Martin Scorsese's The Wolf Of Wall Street Might Open This Year After All
Just when you thought Martin Scorsese was out of the ongoing Oscar race, they find a way to pull him right back in (to paraphrase Mr. Pacino). At least, that’s what Showbiz 411 reports, saying that the director’s anticipated collaboration with Leonardo DiCaprio, The Wolf of Wall Street, might avoid a delay to 2014 and arrive in theaters by the end of this year.
“Sources say that Scorsese and editor Thelma Schoonmaker are trying desperately to deliver a manageable length version of The Wolf of Wall Street for Christmas Day release,” Roger Friedman writes on his Hollywood gossip site. “The word: Their goal now is November 25th. After that, Scorsese will leave for the Marrakesh Film Festival. That will give the capable folks at Paramount one month to get marketing and promotion together.”
The rumors of a Wolf delay surfaced weeks ago, when sources began leaking word that Scorsese’s cut was too long for theatrical release. Buzz said the director’s cut surpassed three hours, and would easily earn an NC-17 rating from the MPAA … meaning Paramount would have a very difficult time recouping any money that it sunk into a feature it clearly hoped would contend for multiple Oscars.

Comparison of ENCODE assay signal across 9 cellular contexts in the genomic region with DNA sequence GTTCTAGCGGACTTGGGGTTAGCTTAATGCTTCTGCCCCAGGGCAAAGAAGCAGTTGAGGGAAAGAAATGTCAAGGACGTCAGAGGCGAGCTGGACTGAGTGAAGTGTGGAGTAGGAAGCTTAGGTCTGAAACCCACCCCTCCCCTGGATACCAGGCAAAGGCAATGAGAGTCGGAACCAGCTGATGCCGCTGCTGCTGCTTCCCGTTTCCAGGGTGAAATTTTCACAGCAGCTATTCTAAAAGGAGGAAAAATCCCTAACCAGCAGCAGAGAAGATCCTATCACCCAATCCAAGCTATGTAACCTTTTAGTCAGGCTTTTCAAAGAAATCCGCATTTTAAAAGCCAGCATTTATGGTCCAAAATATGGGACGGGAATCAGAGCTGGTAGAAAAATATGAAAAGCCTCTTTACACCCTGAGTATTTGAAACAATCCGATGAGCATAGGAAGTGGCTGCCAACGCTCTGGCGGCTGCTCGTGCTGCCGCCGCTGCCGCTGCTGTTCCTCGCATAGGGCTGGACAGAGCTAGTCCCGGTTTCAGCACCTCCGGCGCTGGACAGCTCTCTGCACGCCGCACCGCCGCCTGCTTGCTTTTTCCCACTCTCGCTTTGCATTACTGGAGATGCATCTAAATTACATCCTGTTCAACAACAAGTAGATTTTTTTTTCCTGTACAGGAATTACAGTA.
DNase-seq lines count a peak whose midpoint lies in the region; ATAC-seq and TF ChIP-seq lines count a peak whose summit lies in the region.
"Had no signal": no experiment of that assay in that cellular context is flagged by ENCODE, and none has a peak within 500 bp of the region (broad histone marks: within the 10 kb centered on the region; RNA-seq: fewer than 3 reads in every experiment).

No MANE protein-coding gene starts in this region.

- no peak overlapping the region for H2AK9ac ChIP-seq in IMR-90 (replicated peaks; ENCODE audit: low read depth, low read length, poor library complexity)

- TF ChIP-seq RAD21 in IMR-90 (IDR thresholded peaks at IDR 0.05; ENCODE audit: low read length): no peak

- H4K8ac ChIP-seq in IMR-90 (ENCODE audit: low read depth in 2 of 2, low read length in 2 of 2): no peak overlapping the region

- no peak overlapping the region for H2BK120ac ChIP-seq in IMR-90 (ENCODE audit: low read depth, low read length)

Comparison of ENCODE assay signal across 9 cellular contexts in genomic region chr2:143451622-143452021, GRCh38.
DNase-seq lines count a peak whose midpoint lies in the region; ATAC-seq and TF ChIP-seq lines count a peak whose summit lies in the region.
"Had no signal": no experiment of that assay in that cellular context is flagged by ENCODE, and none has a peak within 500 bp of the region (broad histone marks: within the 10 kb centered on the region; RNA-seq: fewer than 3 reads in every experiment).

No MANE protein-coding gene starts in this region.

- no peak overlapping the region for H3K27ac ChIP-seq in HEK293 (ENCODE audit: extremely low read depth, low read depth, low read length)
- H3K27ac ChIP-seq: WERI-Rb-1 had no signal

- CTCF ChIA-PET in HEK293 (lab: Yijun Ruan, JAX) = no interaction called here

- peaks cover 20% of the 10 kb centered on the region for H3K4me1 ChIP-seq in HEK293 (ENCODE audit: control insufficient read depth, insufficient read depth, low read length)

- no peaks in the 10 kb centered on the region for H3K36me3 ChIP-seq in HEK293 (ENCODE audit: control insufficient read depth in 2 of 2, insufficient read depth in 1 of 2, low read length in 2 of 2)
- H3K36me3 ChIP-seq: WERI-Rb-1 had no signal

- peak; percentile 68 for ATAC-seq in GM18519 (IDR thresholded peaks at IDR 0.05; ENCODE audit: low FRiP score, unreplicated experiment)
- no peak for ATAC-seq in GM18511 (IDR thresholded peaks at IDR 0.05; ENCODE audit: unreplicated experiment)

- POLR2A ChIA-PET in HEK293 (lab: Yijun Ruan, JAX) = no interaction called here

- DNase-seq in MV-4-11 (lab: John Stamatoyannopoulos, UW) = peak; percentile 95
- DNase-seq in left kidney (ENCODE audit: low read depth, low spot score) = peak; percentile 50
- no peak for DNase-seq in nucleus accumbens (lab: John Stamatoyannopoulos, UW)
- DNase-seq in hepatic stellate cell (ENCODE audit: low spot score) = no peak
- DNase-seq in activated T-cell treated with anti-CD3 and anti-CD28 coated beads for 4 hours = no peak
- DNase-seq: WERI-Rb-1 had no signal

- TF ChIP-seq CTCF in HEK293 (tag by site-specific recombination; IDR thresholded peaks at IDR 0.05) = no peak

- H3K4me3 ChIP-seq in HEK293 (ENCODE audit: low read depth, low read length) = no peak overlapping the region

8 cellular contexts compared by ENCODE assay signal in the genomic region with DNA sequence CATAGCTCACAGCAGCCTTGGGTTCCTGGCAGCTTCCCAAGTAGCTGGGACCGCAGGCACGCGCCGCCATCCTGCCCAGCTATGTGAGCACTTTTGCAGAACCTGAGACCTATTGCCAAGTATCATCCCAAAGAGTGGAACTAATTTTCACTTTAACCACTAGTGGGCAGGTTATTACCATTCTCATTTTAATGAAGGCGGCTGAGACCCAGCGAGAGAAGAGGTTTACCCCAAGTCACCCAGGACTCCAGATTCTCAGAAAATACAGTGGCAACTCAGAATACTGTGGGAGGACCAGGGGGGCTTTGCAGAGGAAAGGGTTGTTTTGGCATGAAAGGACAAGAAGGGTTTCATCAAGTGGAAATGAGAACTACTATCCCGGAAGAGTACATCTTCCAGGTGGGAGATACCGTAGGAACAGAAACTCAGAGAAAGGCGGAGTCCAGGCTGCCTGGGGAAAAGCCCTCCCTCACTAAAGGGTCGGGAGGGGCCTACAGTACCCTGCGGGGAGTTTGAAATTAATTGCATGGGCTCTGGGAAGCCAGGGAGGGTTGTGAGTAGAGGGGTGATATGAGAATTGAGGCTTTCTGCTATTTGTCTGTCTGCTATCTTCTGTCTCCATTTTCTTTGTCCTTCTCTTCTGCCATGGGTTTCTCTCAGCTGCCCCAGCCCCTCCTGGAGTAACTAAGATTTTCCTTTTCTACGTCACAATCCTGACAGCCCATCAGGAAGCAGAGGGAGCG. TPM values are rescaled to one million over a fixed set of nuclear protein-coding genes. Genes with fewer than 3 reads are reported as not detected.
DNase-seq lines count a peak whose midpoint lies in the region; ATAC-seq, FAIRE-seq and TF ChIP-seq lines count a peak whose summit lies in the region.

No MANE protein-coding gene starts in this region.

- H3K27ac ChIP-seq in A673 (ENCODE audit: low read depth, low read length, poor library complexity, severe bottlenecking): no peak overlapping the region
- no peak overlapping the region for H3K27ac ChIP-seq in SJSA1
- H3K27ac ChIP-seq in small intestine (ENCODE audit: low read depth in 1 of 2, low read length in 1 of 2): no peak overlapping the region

Try and process this. We live in an era where Scorsese doesn’t necessarily have final cut on a film, and still has to haggle with studio heads over what “cut” of a film is suitable for release. It reminds me of the problems Sir Ridley Scott ran into with his own Kingdom of Heaven, and now there are factions of film fanatics who swear that the longer cut is the true masterpiece (while the shorter, theatrical cut isn’t worth the stock it was shot on).
Of course, it’s a business, and Paramount has a point – from a financial standpoint. A 3+ hour NC-17 movie isn’t going to make any money, even with Scorsese and DiCaprio’s names attached. And you know that the studio will be able to make the longer cut available on DVD at a later date. But the Wolf you see in theaters won’t necessarily be the full version Marty wants us to see. And after THIS trailer, that saddens me, because I want as much of this as possible:
Now, as Friedman points out, putting Wolf back into the Christmas frame affects the Oscar race. Will Scorsese, DiCaprio, co-stars Matthew McConaughey and/or Jonah Hill compete? Could the film get a Best Picture nod? Suddenly, there are whole new wrinkles in the race to consider. Wait until we get confirmation from the studio (which never really confirmed the delay), and then strap in for whatever version of Wolf Scorsese is able to deliver … for now.
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